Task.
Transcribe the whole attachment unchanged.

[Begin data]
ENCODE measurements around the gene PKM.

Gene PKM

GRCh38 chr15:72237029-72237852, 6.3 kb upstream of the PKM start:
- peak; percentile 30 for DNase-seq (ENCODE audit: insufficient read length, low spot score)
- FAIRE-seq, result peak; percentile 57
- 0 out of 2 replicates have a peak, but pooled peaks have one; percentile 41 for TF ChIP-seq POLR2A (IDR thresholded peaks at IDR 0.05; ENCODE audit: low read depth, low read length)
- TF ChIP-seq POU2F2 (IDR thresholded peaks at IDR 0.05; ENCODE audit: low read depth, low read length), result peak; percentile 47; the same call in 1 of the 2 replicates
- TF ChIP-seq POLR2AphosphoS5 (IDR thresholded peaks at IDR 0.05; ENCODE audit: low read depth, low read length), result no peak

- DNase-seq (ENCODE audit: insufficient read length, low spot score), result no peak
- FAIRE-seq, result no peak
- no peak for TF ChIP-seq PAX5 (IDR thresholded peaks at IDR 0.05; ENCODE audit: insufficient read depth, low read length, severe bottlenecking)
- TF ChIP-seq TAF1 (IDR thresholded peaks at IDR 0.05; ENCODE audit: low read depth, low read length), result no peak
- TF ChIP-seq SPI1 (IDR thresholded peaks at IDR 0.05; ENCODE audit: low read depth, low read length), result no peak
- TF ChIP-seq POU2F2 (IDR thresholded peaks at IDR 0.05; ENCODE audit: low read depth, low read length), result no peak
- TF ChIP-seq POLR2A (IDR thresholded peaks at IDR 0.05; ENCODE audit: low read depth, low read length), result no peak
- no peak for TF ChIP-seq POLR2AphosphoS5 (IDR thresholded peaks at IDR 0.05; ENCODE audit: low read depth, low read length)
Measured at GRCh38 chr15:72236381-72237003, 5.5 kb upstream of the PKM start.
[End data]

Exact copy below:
ENCODE measurements around the gene PKM.

Gene PKM

GRCh38 chr15:72237029-72237852, 6.3 kb upstream of the PKM start:
- peak; percentile 30 for DNase-seq (ENCODE audit: insufficient read length, low spot score)
- FAIRE-seq, result peak; percentile 57
- 0 out of 2 replicates have a peak, but pooled peaks have one; percentile 41 for TF ChIP-seq POLR2A (IDR thresholded peaks at IDR 0.05; ENCODE audit: low read depth, low read length)
- TF ChIP-seq POU2F2 (IDR thresholded peaks at IDR 0.05; ENCODE audit: low read depth, low read length), result peak; percentile 47; the same call in 1 of the 2 replicates
- TF ChIP-seq POLR2AphosphoS5 (IDR thresholded peaks at IDR 0.05; ENCODE audit: low read depth, low read length), result no peak

- DNase-seq (ENCODE audit: insufficient read length, low spot score), result no peak
- FAIRE-seq, result no peak
- no peak for TF ChIP-seq PAX5 (IDR thresholded peaks at IDR 0.05; ENCODE audit: insufficient read depth, low read length, severe bottlenecking)
- TF ChIP-seq TAF1 (IDR thresholded peaks at IDR 0.05; ENCODE audit: low read depth, low read length), result no peak
- TF ChIP-seq SPI1 (IDR thresholded peaks at IDR 0.05; ENCODE audit: low read depth, low read length), result no peak
- TF ChIP-seq POU2F2 (IDR thresholded peaks at IDR 0.05; ENCODE audit: low read depth, low read length), result no peak
- TF ChIP-seq POLR2A (IDR thresholded peaks at IDR 0.05; ENCODE audit: low read depth, low read length), result no peak
- no peak for TF ChIP-seq POLR2AphosphoS5 (IDR thresholded peaks at IDR 0.05; ENCODE audit: low read depth, low read length)
Measured at GRCh38 chr15:72236381-72237003, 5.5 kb upstream of the PKM start.